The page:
Early Essentials Webisode 8 Practice Moment: Responsive Interactions
Amanda Perez: Responsive interactions, taking the time to observe children and families, wonder about what they're communicating with their words and their behaviors, and then responding, offers small moments of connection and learning about one another. These interactions form the foundation of work with the youngest children in their families. Use this practice moment and the practice guide to explore responsive interactions.
This home visitor has been working with 2-year-old Bella and her mother for a long time. Notice the comfort they have with each other as they interact. This home visitor has worked hard to establish a strong relationship with this mother and child. The mother and the home visitor have a lot to cover in today's visit. They plan to work on motor skills and language. And they've planned several experiences for this 90 minutes. Watch the signals Bella sends and how these adults respond.
What is Bella interested in as her mother and home visitor talk? How do you know?
Home Visitor: Lettuce and carrots.
Now, what new thing have you noticed she's been doing since we met last week?
[ Gasps ] Roll the ball!
Amanda: What do you think she tells us here?
Home Visitor: What is squiggling in the dirt? Here are some worms. Has she seen the worms outside yet on the sidewalk? What's fluttering behind the bush? There's the butterfly.
Amanda: Notice how her mother responds.
Mother: B. C. This is number 1. Can you say "one"? One.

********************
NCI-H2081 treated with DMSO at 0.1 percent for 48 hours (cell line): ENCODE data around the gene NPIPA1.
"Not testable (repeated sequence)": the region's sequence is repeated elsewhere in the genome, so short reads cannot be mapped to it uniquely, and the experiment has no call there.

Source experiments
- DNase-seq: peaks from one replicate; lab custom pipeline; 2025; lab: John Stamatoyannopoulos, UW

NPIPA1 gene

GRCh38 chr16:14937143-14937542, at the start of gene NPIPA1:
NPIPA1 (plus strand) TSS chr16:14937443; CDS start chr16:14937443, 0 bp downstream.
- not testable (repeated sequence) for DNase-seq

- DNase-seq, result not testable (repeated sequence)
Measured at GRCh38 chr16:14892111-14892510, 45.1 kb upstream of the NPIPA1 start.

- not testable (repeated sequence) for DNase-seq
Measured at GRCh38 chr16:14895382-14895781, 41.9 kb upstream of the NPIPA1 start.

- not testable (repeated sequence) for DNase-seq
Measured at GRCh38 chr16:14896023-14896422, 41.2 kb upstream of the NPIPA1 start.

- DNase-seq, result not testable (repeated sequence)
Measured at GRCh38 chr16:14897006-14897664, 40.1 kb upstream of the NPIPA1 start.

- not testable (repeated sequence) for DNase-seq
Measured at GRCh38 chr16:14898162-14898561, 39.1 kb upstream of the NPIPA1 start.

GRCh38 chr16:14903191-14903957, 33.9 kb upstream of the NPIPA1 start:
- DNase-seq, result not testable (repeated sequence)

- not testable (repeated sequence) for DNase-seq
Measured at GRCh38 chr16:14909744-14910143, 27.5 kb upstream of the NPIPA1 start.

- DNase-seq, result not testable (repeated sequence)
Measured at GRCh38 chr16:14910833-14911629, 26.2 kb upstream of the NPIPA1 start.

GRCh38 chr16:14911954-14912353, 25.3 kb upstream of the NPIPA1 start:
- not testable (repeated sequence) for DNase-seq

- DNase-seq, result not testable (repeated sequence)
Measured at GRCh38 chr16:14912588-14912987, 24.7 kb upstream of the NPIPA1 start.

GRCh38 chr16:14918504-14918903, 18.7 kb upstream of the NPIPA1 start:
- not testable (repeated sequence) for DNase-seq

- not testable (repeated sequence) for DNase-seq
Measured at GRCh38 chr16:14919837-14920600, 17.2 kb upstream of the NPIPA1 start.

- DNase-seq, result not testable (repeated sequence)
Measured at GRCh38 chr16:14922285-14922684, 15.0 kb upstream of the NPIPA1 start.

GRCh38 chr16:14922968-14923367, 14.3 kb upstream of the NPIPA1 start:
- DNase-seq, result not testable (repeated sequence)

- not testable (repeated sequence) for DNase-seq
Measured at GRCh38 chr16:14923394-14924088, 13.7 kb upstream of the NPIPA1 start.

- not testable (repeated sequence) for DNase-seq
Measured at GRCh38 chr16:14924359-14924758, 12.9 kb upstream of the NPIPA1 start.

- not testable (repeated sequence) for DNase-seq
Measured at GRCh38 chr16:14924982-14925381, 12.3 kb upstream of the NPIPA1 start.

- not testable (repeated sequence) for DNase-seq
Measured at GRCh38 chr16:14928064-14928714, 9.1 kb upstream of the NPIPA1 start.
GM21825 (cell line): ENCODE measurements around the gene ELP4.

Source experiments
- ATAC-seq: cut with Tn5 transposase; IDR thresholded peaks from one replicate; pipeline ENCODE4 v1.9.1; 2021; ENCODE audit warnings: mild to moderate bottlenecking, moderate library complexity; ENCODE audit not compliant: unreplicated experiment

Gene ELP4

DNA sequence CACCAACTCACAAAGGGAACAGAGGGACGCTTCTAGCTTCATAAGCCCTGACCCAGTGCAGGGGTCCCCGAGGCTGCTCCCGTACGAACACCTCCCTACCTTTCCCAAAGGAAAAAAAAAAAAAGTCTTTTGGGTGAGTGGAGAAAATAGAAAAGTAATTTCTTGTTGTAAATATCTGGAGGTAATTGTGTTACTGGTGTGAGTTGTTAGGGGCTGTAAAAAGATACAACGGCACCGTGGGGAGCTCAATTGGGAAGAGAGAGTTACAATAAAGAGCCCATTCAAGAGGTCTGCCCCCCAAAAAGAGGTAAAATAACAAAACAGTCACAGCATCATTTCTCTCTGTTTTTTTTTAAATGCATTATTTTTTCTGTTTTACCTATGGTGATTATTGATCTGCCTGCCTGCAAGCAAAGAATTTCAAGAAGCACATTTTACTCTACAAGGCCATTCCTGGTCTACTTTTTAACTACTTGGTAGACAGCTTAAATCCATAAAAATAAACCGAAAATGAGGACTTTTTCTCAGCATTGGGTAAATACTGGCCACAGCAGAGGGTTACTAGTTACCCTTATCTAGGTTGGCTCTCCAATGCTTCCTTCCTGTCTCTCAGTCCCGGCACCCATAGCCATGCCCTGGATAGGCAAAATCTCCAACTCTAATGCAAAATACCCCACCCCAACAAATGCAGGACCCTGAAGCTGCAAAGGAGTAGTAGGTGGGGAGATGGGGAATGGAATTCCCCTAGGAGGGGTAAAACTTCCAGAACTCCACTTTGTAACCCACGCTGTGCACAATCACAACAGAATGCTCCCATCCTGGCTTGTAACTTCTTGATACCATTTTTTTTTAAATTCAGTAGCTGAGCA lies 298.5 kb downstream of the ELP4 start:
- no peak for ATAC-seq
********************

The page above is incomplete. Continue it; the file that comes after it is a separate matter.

Amanda: How do you think Bella feels when these two adults figure it out?
Mother: You want to play with me? 1, 2, 3. Uh-oh. It's okay. Throw it back. 1, 2, 3. Uh-oh. Let me see. 1, 2. Are you ready?
Home Visitor: Catch it!
Mother: 1, 2, 3. Uh-oh. You need to put your hands together.
Home Visitor: That's a good try.
Mother: 1, 2, 3.
Home Visitor: You gonna throw it to me? Oh, it bounced!
Amanda: Let's watch again. Watch for the signals Bella sends and the ways her mother and home visitor respond. Notice how Bella turns her interest to the ball. She examines it and then rolls it away.
Home Visitor: [ Gasps ] Roll the ball.
Amanda: Bella keeps that ball close to her even when she's engaged in a new activity. It is still important to her.
Bella's mother notices Bella's interest in the ball and helps her notice and name other details on the ball.
Sometimes children don't follow the plans we make. In the end, the adults in this interaction recognized Bella's cues. The goal here is to work on physical and language skills, right? And these adults know that by following Bella's interests they can be most effective in supporting her learning. Notice Bella's delight. So, even as these adults are helping Bella build physical and language skills, they're also sending her a message so crucial to her emotional development. They're showing her that she matters, her interests matter, and that she has a role in her learning, too.
To learn more about fostering responsive interactions with the youngest children, use the resources listed in the practice guide, or watch "Early Essentials" webisode 8, featuring Janet Gonzalez-Mena, an early-childhood specialist, and other experts talking about those small moments with a big impact.Close
Responsive interactions include taking the time to observe children and families, wonder about what they are communicating with their words and behaviors, and then responding. Learn how these interactions can offer small moments of connection and learning. View this webisode and use the Quick Start Guide to help you reflect on how your responsive interactions benefit infants, toddlers, and their families.